GCC holds College Day fair


September 18, 2019

Tom LaVenture/Daily Globe

From left, Julieann Mead, a senior at Luther L. Wright K-12 School in Ironwood; Angelina Jarvela, a GCC sophomore in elementary education; and Vivian Pavlovich, a senior at A.D. Johnston High School in Bessemer, learn about Concordia University in Mequon, Wisconsin, from McKenzie Laurent, admission counselor, during the Welcome to College Day event Tuesday at Gogebic Community College.


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Ironwood - More than 400 students from six area high schools converged on Gogebic Community College Tuesday for "Welcome to College Day 2019."

The statewide Michigan College Fair tour is going through the Upper Peninsula this week, said Kim Zeckovich, director of admissions, marketing and communications at GCC. The 38 public and private schools present were from Michigan, Wisconsin and Minnesota.

"It provides high school and college students an opportunity to visit with all of the various colleges and universities in one central location," Zeckovich said. "The GCC students are able to explore future transfer opportunities at four-year institutions and the military branches."

Events like this are great if only for the sake of scheduling, said Dan Martinson, dean of students at Luther L. Wright K-12 School in Ironwood. The colleges come to the high schools and that requires taking students out of class every time, he said.

"You've got everything concentrated here, so the convenience is the biggest thing," Martinson said.

A post-secondary education fair shows the importance of higher education, said GCC President George McNulty.

"This event is certainly a primary example of how we can reach out to our K-12 partners," McNulty said. "It provides a space for students and everyone is here for the same purpose and the energy in this building is quite exhilarating."

In a perfect world each one of these students would receive training and education after high school to be more competitive in the job market, he said. It also helps them to grow as individuals, he said.

"College day is actually narrowing down different choices in what schools have my choice of degree," said Julieann Mead, a senior at Luther L. Wright K-12 School who plans to study phlebotomy. "The most important factor is the programs."

Jamie Jett, a senior at A.D. Johnston High School in Bessemer, said he's still deciding on a school but and that a good track program is important as it might mean a scholarship opportunity. College day puts everything here and the students appreciate that, he said.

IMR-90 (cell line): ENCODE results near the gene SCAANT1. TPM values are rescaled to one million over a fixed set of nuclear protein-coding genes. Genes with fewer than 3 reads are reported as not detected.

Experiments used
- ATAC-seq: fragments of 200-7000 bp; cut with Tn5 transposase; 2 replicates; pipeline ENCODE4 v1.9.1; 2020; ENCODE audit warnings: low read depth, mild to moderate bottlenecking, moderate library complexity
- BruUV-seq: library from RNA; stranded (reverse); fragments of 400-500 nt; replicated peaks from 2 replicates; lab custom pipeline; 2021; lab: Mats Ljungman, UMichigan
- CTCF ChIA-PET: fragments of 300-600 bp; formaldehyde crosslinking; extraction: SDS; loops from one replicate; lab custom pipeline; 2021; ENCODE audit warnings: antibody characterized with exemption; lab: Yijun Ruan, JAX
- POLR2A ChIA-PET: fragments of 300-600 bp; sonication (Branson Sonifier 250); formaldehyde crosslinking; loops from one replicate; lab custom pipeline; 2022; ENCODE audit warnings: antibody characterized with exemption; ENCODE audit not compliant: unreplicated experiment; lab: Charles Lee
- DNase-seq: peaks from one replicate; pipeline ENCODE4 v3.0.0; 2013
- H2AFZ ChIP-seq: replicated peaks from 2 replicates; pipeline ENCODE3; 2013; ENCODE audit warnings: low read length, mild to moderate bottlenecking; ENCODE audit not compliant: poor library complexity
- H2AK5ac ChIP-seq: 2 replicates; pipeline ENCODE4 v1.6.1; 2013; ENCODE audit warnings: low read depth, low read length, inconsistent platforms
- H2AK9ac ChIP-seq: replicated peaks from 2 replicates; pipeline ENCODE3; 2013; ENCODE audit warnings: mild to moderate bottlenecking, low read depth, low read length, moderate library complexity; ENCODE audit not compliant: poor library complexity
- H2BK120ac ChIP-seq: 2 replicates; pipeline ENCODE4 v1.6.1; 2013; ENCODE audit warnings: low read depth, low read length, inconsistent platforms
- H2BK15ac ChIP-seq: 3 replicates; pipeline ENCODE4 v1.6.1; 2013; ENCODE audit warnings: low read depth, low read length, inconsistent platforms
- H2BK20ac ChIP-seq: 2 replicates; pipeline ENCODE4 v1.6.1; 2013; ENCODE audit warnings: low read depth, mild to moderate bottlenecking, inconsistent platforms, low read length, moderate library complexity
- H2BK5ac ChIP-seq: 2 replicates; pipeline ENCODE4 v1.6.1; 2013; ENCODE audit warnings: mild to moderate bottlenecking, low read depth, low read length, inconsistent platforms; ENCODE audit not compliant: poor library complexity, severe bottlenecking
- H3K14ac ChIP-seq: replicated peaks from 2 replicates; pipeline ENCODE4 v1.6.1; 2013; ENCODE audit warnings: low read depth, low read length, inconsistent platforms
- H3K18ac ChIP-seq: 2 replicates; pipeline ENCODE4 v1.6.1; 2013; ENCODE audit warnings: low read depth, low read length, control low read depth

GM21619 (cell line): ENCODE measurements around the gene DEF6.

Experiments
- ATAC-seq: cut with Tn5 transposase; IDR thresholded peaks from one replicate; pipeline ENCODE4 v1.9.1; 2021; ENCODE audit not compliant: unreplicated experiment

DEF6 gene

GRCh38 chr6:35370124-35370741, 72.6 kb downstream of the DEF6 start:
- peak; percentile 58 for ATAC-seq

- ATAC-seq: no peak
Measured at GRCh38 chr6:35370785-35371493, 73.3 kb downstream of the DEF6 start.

"It's an opportunity to look at what colleges have to offer instead of just doing the research at home, which can be overwhelming sometimes," Jett said.

Jonell Poler, senior at Watersmeet Township School, said she hasn't decided on a school yet and college day provided a sense of direction.

"I want to go into real estate," Poler said.

Angelina Jarvela, GCC sophomore studying elementary education, attended college day to consider a transfer to a four-year college at the end of the year.

College day is also a head start on the financial aid process, said Steve Do, an outreach analyst team member for MI Student Aid, a division of the state treasury. Students who are eligible for Michigan programs can be certified right here and receive assistance to navigate the Federal Application for All Student Aid.

"It's the baseline for all of our programs as well as access to other programs that students should be aware of," Do said. "In addition to having advice and support for the general and overall broad financial aid aspects and information, we have specific information about our programs for Michigan residents. For example the TIF (Tuition Incentive Program) is our largest program."

The Great Lakes Boat Building School was at the college day for the first time. The 10-year-old nonprofit school in Cedarville, Michigan, transitioned its mission from the hobbyist to a career launching program for the maritime industry, with a 12-month program that is now accredited for workforce accountability standards by the U.S. Department of Education so students are eligible for student aid, said Chris Ritchie, admissions advisor.

"We set the expectations for graduates so that they will come out with an apprentice level skill set," Ritchie said. "We really want to attract students who want to work in the profession."

Shane Deadrick, the transfer coordinator at the University of Wisconsin-Superior, said he visits GCC four times a year. A lot of students from the Upper Peninsula say they like the smaller, affordable campus less than two hours away and because it offers tuition waivers to Michigan students.

"We have invested over $120 million in new facilities in the past five years," Deadrick said.

McKenzie Laurent, admissions counselor at Concordia University in Mequon, Wisconsin, said she talked about the benefits of private schools with specialized programs, no outstate tuition and merit scholarships to offset costs. The suburban location north of Milwaukee is the safest school in the state, she said.

"The community and the environment gives students a space to grow," McKenzie said.

Finlandia University staff from Hancock, said college day is a way to talk about the service learning aspects that help instill a well-rounded education.

"I have more students tell me I didn't know I wanted to go to Finlandia until I met you, or until I came to campus," said Cathleen Fuller, director of Global Initiatives. "It kind of struck a cord and they said 'ya, this is where I want to be', and you can't get that online."


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